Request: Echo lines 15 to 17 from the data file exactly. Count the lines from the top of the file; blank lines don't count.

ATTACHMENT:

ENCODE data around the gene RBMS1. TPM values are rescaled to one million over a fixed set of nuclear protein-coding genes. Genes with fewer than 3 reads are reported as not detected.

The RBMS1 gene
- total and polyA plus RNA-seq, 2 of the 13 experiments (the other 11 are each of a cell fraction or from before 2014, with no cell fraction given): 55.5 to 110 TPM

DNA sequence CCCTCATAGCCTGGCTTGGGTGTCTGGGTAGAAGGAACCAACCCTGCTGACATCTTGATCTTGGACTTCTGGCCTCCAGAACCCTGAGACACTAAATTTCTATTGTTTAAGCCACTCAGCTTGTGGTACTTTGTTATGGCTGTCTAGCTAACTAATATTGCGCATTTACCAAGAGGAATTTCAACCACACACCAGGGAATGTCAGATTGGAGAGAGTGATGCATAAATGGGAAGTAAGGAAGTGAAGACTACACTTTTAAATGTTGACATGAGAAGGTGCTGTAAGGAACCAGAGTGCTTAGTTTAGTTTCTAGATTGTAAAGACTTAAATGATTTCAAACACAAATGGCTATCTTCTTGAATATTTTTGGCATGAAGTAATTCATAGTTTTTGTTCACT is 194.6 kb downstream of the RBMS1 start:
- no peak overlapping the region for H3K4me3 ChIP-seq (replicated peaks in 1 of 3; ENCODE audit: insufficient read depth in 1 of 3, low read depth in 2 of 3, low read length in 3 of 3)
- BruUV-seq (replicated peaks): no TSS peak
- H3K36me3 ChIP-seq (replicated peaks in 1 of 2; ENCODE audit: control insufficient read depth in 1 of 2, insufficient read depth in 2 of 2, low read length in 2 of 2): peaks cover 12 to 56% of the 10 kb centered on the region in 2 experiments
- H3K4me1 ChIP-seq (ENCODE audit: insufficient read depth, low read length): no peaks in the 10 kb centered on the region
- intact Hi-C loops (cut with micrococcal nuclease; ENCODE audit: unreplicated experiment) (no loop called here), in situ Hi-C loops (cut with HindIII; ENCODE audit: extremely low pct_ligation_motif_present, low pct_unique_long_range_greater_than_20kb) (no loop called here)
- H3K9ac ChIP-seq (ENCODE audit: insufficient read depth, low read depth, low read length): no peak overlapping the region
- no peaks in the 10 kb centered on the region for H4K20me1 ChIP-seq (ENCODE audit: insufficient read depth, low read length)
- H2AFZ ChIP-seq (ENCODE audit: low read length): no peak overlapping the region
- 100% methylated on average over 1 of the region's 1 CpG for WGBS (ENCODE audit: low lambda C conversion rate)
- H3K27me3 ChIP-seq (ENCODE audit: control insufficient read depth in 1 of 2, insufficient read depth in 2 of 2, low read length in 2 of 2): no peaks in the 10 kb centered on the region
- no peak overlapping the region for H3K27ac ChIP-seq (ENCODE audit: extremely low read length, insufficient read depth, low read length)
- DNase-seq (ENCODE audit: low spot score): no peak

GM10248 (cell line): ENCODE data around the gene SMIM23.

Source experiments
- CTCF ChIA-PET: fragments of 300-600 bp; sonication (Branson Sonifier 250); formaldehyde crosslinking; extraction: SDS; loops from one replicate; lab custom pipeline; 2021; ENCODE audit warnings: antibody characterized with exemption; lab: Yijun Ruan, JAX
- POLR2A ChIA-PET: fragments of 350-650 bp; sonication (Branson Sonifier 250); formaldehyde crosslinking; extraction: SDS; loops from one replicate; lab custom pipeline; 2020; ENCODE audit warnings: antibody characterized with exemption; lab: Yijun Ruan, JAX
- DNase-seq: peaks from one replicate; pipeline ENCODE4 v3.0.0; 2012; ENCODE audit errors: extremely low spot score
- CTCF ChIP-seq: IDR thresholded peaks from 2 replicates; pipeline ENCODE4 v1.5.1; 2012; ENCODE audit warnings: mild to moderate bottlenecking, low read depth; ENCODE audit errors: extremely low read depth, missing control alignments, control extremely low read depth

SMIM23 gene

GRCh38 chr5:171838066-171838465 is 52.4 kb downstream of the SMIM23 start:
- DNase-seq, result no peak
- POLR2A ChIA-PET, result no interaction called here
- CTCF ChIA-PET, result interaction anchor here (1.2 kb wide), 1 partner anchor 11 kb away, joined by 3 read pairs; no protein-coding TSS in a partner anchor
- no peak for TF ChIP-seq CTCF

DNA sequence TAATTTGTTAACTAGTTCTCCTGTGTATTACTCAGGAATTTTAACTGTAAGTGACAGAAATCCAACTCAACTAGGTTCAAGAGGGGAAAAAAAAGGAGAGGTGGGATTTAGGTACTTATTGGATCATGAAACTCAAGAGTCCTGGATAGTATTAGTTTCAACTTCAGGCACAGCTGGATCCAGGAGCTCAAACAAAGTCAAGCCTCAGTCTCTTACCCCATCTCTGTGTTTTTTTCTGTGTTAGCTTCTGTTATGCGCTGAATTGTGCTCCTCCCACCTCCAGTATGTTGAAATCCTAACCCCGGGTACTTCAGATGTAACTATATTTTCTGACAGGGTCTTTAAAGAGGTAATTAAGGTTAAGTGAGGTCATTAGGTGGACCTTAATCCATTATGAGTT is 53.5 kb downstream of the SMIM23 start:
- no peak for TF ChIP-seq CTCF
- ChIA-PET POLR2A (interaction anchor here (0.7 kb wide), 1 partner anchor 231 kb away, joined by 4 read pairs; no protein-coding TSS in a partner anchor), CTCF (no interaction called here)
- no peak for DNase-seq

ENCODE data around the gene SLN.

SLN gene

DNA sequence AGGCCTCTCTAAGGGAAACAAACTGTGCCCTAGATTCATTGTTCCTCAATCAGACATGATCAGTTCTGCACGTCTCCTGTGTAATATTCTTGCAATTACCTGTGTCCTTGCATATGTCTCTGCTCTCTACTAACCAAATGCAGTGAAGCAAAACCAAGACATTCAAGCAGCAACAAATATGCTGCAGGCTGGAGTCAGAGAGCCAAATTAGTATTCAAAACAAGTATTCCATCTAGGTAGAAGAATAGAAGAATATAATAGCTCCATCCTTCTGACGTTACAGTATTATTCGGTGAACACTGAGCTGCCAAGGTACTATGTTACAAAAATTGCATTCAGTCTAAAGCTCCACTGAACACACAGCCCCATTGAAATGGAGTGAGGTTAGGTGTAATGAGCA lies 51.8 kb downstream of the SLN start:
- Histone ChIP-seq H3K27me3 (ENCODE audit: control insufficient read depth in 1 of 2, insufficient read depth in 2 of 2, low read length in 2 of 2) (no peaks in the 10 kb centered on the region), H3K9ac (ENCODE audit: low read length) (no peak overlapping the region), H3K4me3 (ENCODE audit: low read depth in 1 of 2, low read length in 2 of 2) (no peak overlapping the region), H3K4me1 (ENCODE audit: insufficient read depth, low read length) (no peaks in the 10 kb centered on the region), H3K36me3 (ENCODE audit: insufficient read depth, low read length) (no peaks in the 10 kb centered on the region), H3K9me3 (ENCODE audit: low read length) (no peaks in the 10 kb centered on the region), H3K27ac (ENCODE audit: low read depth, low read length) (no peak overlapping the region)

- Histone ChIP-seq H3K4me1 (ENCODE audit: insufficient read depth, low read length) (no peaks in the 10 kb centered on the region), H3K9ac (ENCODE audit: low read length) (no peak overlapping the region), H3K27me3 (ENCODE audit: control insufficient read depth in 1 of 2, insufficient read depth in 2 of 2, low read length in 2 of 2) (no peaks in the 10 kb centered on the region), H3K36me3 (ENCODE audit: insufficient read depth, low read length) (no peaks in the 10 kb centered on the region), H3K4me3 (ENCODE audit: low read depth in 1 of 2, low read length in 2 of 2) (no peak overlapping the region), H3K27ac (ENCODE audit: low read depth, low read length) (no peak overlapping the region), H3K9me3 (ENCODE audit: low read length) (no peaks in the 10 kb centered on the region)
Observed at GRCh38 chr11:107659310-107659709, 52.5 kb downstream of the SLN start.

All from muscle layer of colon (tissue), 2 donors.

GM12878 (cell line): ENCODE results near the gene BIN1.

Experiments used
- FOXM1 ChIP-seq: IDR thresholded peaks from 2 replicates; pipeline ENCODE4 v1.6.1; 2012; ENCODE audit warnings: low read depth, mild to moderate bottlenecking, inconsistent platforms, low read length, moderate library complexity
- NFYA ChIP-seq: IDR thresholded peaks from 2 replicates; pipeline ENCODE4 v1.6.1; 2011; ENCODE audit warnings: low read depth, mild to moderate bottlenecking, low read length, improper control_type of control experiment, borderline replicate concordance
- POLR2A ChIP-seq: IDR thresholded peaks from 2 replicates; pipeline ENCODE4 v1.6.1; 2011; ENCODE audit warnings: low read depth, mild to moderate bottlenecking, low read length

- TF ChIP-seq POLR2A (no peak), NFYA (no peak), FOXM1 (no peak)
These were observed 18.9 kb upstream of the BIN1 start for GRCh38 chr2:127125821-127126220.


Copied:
- no peak overlapping the region for H3K27ac ChIP-seq (ENCODE audit: extremely low read length, insufficient read depth, low read length)
- DNase-seq (ENCODE audit: low spot score): no peak

GM10248 (cell line): ENCODE data around the gene SMIM23.